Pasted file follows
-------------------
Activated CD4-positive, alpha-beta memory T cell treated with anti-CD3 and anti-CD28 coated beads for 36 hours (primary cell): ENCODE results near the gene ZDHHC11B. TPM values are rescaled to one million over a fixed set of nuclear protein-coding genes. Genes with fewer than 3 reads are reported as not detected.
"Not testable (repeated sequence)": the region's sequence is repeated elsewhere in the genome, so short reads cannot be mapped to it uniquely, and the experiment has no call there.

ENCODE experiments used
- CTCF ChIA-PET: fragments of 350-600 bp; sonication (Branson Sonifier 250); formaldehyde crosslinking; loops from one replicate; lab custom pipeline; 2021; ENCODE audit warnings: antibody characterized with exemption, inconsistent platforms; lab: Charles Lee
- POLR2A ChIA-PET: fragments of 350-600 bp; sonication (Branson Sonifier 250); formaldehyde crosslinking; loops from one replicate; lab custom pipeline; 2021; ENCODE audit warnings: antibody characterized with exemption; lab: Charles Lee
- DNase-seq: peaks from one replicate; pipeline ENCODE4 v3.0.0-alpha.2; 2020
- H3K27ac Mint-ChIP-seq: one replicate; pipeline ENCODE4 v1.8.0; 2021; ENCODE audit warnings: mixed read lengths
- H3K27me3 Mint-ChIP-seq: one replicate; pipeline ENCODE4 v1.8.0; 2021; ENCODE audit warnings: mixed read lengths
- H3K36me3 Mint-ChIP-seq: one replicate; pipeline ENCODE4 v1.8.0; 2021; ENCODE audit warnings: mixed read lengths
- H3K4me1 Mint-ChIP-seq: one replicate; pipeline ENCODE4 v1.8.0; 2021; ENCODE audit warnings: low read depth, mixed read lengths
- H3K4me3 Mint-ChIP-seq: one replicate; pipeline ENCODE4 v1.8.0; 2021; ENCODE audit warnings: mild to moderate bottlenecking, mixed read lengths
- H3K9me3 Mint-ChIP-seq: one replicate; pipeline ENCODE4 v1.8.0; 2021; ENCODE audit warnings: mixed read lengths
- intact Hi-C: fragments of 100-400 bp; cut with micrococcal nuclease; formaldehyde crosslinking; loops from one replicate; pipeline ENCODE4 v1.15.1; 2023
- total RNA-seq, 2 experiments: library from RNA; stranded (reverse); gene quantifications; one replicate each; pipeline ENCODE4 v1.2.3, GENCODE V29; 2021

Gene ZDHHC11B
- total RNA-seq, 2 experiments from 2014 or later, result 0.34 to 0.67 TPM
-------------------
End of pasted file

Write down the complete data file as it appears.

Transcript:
Activated CD4-positive, alpha-beta memory T cell treated with anti-CD3 and anti-CD28 coated beads for 36 hours (primary cell): ENCODE results near the gene ZDHHC11B. TPM values are rescaled to one million over a fixed set of nuclear protein-coding genes. Genes with fewer than 3 reads are reported as not detected.
"Not testable (repeated sequence)": the region's sequence is repeated elsewhere in the genome, so short reads cannot be mapped to it uniquely, and the experiment has no call there.

ENCODE experiments used
- CTCF ChIA-PET: fragments of 350-600 bp; sonication (Branson Sonifier 250); formaldehyde crosslinking; loops from one replicate; lab custom pipeline; 2021; ENCODE audit warnings: antibody characterized with exemption, inconsistent platforms; lab: Charles Lee
- POLR2A ChIA-PET: fragments of 350-600 bp; sonication (Branson Sonifier 250); formaldehyde crosslinking; loops from one replicate; lab custom pipeline; 2021; ENCODE audit warnings: antibody characterized with exemption; lab: Charles Lee
- DNase-seq: peaks from one replicate; pipeline ENCODE4 v3.0.0-alpha.2; 2020
- H3K27ac Mint-ChIP-seq: one replicate; pipeline ENCODE4 v1.8.0; 2021; ENCODE audit warnings: mixed read lengths
- H3K27me3 Mint-ChIP-seq: one replicate; pipeline ENCODE4 v1.8.0; 2021; ENCODE audit warnings: mixed read lengths
- H3K36me3 Mint-ChIP-seq: one replicate; pipeline ENCODE4 v1.8.0; 2021; ENCODE audit warnings: mixed read lengths
- H3K4me1 Mint-ChIP-seq: one replicate; pipeline ENCODE4 v1.8.0; 2021; ENCODE audit warnings: low read depth, mixed read lengths
- H3K4me3 Mint-ChIP-seq: one replicate; pipeline ENCODE4 v1.8.0; 2021; ENCODE audit warnings: mild to moderate bottlenecking, mixed read lengths
- H3K9me3 Mint-ChIP-seq: one replicate; pipeline ENCODE4 v1.8.0; 2021; ENCODE audit warnings: mixed read lengths
- intact Hi-C: fragments of 100-400 bp; cut with micrococcal nuclease; formaldehyde crosslinking; loops from one replicate; pipeline ENCODE4 v1.15.1; 2023
- total RNA-seq, 2 experiments: library from RNA; stranded (reverse); gene quantifications; one replicate each; pipeline ENCODE4 v1.2.3, GENCODE V29; 2021

Gene ZDHHC11B
- total RNA-seq, 2 experiments from 2014 or later, result 0.34 to 0.67 TPM